I was particularly interested in two insights Richard Borshay Lee provided from his time spent with the Dobe Ju/‘hoansi. The first thing I was fascinated by was their impressive tracking skills they have honed throughout their many years of hunting. According to author, they are able to identify the physical attributes amongst other details of various animals they hunt simply by analyzing the tracks these animals leave behind. They can tell time of day and how long ago it passed by, whether the animal is old or injured, etc. This simply fascinates me because I have always been fond of detective novels, work, shows, etc. I say this because the Dobe Ju/‘hoansi are basically detectives in their own way. They track down their prey the same way an investigator would track down a criminal.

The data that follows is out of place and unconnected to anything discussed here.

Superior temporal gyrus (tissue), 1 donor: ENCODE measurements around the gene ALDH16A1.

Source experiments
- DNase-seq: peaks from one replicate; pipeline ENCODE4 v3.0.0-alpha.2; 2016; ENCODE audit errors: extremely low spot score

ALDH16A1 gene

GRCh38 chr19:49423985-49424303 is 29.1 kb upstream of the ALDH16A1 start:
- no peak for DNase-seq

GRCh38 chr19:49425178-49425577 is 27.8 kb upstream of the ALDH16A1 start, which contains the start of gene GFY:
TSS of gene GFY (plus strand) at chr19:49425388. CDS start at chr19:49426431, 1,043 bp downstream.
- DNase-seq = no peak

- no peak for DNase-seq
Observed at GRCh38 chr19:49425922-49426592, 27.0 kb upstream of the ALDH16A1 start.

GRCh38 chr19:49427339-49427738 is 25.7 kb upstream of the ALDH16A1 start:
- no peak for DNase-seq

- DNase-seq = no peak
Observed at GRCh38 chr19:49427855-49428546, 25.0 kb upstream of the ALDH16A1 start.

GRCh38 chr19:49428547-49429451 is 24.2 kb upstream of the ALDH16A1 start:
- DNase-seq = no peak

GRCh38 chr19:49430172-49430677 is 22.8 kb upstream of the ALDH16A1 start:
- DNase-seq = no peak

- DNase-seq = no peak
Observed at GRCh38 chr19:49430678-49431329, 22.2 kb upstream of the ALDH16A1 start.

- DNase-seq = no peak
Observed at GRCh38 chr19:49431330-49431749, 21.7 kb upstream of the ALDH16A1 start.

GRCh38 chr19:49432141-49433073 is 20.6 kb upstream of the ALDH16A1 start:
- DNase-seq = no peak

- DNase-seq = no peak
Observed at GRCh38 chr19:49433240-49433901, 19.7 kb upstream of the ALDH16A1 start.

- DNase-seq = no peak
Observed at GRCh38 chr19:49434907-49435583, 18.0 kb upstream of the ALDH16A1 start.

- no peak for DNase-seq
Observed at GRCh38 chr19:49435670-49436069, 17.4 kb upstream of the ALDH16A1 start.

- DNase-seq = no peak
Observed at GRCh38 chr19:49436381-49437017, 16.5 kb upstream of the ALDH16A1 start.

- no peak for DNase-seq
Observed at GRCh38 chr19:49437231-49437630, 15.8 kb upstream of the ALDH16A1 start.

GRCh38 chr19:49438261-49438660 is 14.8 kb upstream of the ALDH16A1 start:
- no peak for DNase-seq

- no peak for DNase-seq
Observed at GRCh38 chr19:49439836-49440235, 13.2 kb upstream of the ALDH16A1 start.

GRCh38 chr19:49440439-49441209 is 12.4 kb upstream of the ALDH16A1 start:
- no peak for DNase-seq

Another thing that caught my attention was the Dobe Ju/‘hoansi’s use of humor. Their way of joking involves various ways of insulting their peers and making sure they are not praised when they have done something appreciative. They laugh at one another and downplay their own achievements. This interested me because it motivated me to reflect upon my own culture. Furthermore I asked myself an insightful question; is humor a natural condition that all humans can understand equally or is it merely a social condition that varies depending on one’s culture? While pondering upon this question, I also asked myself if my own humour was really so different from the Dobe Ju/‘hoansi’s. I came to the conclusion that no it is not. I cannot speak on behalf of everyone but when I was a teenager, my friends and I had a similar sense of humour as the Dobe Ju/‘hoansi’s. We would insult one another, make jokes about ones physical appearance, etc. Although I still seldom submit to this type of humor, I believe I have now matured enough to know the difference between what is funny and what is simply disrespectful and insensitive. Therefore, humour has to be a social condition that varies depending on...
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